It was no surprise when chef Chris Bianco won the James Beard Award in 2003 for his wood-fired pizzas. Since then, Pizzeria Bianco (623 E. Adams St., 602/258-8300, 5–10 p.m. Tues.–Sat., $10–14) has become a culinary legend in Phoenix . Jerry Seinfeld, Oprah, and Martha Stewart are fans, and Esquire magazine named his thin-crust pies the best pizza in the country. A Slow Food Movement champion, Bianco uses only the freshest ingredients, including herbs cultivated next to the 1929 machine shop the restaurant now inhabits. As for the menu, the sausage-topped Wiseguy and classic Margherita with homemade mozzarella are impeccable. Aficionados covet the Rosa, a so-good-I-want-it-on-my-deathbed combination of red onion, parmigiano reggiano, rosemary, and Arizona pistachios. And though the pizza may be the most popular choice on the menu, the roasted antipasto and fresh salads are well worth the infamous wait—and that can be a two-, three-, or even four-hour experience. Best advice: Line up before the doors open at 5 p.m. and enjoy a glass of wine or a beer next door at Bar Bianco (609 E. Adams St., 602/528 3699, 4–11 p.m. Tues.–Sat.). If you have to ask if it’s really worth the wait, don’t bother coming. I don’t want you getting a table before me.
Don’t let the nondescript building fool you. Pasta Bar (705 N. 1st St., 602/687-8704, 11 a.m.–midnight Sun.–Thurs., 11 a.m.–2 a.m. Fri.–Sat., $9–15) has some of the freshest, most elegantly prepared pasta in the Valley. Wade Moises, who cooked at Mario Batali’s Lupa and Babbo restaurants, has traded in his old duties at North Scottsdale ’s Sassi to pursue this downtown creation. The buffalo mozzarella with basil pesto, heirloom tomatoes, and anchovies is an excellent starter. Moises’ handmade pasta dishes are served Italian style, in four-ounce portions lightly tossed with authentic sauces like carbonara, puttanesca, and al cedro, a deceptively simple mix of lemon, Italian butter, and parmigiano cheese.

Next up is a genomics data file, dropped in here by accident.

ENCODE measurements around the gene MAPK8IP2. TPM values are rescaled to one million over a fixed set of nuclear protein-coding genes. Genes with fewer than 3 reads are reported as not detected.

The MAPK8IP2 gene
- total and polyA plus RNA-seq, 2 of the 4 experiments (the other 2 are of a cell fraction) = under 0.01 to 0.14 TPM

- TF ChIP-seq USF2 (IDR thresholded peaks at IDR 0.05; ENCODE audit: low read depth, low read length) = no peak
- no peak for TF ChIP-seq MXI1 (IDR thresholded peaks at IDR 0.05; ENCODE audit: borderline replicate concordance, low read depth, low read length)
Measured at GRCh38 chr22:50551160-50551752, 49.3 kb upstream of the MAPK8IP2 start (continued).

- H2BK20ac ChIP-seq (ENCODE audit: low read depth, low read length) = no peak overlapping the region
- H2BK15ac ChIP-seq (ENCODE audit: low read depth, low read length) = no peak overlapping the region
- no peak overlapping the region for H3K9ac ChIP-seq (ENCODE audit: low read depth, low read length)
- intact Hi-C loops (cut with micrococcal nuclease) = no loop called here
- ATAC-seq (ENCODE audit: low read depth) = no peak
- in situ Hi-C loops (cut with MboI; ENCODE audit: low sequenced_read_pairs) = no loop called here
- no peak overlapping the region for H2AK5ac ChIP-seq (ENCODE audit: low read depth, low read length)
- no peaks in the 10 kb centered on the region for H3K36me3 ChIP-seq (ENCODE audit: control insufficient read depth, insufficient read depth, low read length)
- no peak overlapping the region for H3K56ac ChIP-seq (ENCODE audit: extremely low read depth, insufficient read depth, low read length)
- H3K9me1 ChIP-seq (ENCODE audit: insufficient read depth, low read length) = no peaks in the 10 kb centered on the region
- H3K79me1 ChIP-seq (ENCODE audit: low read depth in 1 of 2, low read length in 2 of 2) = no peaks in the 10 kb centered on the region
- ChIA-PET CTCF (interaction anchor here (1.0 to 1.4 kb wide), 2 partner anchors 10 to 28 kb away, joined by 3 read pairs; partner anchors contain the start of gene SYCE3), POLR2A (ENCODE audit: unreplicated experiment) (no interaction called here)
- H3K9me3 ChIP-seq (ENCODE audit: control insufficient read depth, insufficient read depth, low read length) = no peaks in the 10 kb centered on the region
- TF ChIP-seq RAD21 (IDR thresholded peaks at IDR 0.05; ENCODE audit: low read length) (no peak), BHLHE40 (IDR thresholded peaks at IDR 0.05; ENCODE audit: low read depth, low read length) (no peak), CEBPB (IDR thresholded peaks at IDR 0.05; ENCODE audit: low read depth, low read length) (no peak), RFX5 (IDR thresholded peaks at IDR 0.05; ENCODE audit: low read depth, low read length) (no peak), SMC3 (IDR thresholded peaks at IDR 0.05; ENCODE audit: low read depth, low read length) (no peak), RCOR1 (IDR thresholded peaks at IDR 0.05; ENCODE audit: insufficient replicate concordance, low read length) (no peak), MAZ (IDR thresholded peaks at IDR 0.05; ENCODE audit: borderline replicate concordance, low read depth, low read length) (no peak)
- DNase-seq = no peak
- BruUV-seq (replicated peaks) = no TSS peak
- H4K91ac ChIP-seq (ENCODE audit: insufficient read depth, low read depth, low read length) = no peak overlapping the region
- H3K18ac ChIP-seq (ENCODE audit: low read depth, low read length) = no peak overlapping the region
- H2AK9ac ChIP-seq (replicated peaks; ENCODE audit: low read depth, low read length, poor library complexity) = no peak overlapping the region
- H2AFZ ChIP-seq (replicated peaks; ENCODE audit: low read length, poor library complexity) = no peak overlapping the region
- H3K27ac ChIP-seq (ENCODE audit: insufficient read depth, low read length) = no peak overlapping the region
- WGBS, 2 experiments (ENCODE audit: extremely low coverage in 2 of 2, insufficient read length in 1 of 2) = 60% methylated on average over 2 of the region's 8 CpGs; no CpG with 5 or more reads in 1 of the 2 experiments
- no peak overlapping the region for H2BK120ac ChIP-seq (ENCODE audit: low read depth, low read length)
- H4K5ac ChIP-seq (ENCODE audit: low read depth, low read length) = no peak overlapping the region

It takes an Italian to craft artisanal pizzas this delicious—and unlike at Bianco, there usually isn’t much of wait at the family-owned Cibo (603 N. 5th Ave., 602/441-2697, 11 a.m.–2 p.m. Mon.–Fri., 5–10 p.m. Tues.–Thurs., 5–11 p.m. Fri.–Sat., $9–13). The salads, antipasto, and wood-fired pizzas feature locally grown produce and premium prosciutto and parmigiano reggiano cheese imported from Italy. It’s all simply prepared and often topped with a light drizzle of olive oil. There are more than a dozen pizzas from which to choose—the Diavola with tomato sauce, mozzarella, and spicy salami offers a bit of a kick. Dine outside on the large patio or inside the charming 1913 bungalow. Either way, be sure to save room for a Nutella crepe.